Shared cars and bicycles: the public use of transportation tools in a more responsible way. Oversupply of shared bikes in China, for example, in the past few years led to huge amounts of abandoned bikes, creating an urban eyesore, blocked sidewalks, and “bike graveyards”.
Monitoring of critical transport infrastructure: a solution for managing traffic lights, vibration detection for bridges, and control for roadside utility hole covers.
Environmental monitoring: autonomous metro stations with air quality sensors to combat one of the most significant urban development problems – air pollution.
Connected harbors and airports: to create a more efficient and safe operational environment as well as to simplify the communications.
Connected drones: for inspecting roads for minor defects or detecting changes in the landscape over time.
Electrical charging infrastructure management: solutions in this domain can help to use more solar energy as well as to spot on the map available charging stations in the proximity.
V2V (vehicle to vehicle) communication: as a means to helping safe and efficient commuting, one example is platooning mode for public transport and cars, where cars form a row with only the first is driven by a person. The others follow automatically, minimizing safety risks, fuel consumption as well as labor costs.
Autonomous Vehicles: millisecond latency connectivity for taxis with sensors on the roadside to signal changes in environment.
Connected fleets: trucks or buses with a tracking system that collects statistics regularly and locates the vehicle in the case of emergency.
Large-scale computing centers: for processing and analyzing the volumes of data like those coming from sensors, cars, pictures from drones, the video signal from cameras. They should be kept in secure space and processed in real time for immediate response.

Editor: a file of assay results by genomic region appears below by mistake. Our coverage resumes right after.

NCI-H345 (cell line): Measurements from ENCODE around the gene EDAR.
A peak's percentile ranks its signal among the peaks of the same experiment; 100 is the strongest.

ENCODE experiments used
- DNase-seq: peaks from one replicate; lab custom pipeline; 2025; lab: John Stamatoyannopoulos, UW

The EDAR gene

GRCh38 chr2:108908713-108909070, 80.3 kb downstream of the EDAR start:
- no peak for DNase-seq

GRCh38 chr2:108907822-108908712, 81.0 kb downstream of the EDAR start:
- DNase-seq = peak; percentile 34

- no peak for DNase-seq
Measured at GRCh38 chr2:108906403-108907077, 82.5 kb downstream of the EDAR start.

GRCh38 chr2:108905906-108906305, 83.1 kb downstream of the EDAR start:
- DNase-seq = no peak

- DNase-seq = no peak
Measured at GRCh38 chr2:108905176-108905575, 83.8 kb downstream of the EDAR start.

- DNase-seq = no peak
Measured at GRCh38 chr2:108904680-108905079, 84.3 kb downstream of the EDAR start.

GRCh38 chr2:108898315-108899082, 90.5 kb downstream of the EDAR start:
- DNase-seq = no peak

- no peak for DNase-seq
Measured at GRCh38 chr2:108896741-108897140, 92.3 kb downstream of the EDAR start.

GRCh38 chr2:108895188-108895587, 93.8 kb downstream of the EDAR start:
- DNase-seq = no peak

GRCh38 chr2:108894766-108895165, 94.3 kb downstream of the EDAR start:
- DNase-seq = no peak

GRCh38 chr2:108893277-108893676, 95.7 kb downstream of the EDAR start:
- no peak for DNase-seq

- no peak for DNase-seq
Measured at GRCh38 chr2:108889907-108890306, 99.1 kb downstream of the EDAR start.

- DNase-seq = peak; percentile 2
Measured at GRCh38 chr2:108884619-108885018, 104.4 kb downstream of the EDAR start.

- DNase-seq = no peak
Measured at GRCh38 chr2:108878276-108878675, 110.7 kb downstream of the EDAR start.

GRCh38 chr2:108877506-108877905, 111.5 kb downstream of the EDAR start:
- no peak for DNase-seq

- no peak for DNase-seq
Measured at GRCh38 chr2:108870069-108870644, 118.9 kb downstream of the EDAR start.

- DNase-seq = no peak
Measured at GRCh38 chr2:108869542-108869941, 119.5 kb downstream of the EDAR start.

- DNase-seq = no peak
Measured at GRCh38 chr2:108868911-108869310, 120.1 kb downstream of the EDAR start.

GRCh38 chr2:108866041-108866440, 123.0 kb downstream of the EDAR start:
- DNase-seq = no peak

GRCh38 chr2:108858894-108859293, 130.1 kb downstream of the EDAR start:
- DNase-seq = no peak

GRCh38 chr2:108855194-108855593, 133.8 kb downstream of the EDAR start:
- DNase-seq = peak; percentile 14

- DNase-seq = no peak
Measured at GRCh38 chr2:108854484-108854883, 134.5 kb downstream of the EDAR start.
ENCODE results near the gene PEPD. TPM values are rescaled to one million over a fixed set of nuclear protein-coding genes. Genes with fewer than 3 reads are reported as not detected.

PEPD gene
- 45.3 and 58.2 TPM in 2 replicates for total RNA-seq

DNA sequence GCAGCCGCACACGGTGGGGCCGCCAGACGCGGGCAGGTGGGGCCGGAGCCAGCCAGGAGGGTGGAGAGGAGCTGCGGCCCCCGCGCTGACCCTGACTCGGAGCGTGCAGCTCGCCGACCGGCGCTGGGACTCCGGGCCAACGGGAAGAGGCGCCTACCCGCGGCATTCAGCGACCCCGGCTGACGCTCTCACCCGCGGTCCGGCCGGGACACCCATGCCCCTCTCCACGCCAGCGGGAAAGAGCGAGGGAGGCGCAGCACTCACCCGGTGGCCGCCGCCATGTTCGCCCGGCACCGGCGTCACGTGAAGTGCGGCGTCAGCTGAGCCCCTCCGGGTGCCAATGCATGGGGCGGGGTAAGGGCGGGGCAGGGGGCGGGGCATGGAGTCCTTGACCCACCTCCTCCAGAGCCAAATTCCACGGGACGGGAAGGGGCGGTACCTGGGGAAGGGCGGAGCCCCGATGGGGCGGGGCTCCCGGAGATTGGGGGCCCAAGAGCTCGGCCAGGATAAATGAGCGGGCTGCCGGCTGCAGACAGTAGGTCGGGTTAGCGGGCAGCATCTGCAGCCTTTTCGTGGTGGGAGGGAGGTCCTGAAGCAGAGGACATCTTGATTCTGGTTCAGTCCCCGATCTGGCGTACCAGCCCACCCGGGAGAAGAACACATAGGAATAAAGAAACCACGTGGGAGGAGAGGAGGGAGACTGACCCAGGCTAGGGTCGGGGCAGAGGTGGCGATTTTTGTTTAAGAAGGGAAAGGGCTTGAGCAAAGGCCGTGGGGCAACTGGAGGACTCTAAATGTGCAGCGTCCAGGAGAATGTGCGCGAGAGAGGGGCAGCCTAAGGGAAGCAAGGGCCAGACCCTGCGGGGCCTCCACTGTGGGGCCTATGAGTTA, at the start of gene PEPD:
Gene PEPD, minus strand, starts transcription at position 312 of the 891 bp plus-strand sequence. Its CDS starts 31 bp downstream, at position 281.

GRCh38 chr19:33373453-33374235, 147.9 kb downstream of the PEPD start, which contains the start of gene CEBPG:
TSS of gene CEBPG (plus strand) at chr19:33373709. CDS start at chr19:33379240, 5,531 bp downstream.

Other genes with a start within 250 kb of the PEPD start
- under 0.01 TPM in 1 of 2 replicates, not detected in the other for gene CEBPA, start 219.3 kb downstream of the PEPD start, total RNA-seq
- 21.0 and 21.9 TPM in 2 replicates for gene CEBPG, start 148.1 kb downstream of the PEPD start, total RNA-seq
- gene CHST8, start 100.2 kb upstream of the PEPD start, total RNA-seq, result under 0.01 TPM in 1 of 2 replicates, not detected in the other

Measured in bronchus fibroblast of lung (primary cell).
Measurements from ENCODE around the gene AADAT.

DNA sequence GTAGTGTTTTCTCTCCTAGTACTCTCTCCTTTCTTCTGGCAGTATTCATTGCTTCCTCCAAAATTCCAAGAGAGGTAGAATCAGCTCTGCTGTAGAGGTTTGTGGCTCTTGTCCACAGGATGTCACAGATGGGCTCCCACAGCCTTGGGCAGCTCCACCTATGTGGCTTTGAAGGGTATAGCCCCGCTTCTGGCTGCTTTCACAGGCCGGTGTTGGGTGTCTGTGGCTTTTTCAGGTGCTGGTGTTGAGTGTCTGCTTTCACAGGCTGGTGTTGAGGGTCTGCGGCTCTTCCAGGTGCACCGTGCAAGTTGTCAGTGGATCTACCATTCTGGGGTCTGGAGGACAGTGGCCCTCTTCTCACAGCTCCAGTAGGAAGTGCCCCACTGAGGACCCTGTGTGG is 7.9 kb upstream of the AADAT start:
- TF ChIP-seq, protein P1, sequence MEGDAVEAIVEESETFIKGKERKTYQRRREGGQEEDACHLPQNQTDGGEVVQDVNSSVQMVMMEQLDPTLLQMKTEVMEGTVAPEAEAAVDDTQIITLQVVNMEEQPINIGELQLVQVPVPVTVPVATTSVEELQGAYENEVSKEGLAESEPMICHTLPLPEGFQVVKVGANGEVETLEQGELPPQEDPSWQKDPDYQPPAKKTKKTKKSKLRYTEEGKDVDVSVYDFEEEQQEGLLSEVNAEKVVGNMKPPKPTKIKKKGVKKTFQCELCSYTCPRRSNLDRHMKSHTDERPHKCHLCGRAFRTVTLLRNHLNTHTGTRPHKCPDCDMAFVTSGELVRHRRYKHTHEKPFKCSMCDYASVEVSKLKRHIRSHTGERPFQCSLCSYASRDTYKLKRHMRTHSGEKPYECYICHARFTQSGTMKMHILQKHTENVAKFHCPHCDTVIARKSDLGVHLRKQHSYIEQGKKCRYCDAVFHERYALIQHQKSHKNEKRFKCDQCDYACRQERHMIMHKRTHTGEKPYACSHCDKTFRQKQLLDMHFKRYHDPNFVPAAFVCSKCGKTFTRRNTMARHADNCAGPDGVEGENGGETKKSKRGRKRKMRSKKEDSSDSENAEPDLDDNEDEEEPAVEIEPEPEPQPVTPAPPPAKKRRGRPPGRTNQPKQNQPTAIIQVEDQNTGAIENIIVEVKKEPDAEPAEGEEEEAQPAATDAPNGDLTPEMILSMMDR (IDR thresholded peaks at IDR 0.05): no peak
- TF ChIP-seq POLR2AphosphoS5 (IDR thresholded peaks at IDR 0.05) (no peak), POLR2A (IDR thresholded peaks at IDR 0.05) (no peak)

Real-time analytics (big data): often there is only a fraction of second to make a life-and-death decision on the road. The big data processes all the bits that come from the streets with the shortest delay.
Control center for the public road infrastructure: for city managers to take control over the city arteries, to estimate the efficiency of policies or predict costs and planning.
Command center for road police officers: serves as a central hub where all the information flows for prompt coordination of all resources and direct action command and control.
Blockchain database: The database coordinates the work of insurers, car owners, traffic police, car rental companies, potential buyers of the cars, environmental protection body, maintenance shops and other stakeholders. It introduces an open and trusted data format for all parties.To create a self-organized, efficient and safe transport system several vendors are to join forces due to the extreme complexity and importance. Huawei contributes with its wired and wireless networks, cameras, cloud data centers, and conference rooms. These technologies form a cornerstone for any large-scale deployment.
The best way to initiate the digital city deployment is by setting up a robust network infrastructure with enough capacity for future service expansion. That will not only reduces the time of new implementation in the future, but also simplify the management of all IT systems.
Our home city can be the best place in the world to live in, with its education, healthcare, jobs, and recreation. To give equal access to all these opportunities for city dweller, the transportation system should reflect the need for faster and more predictable transfer. It is not only about our jobs, as we all heavily dependent on how fast ambulance, fire engines or police cars can come when we need it.
Read more about Huawei’s smart transportation solutions.
Disclaimer: Any views and/or opinions expressed in this post by individual authors or contributors are their personal views and/or opinions and do not necessarily reflect the views and/or opinions of Huawei Technologies.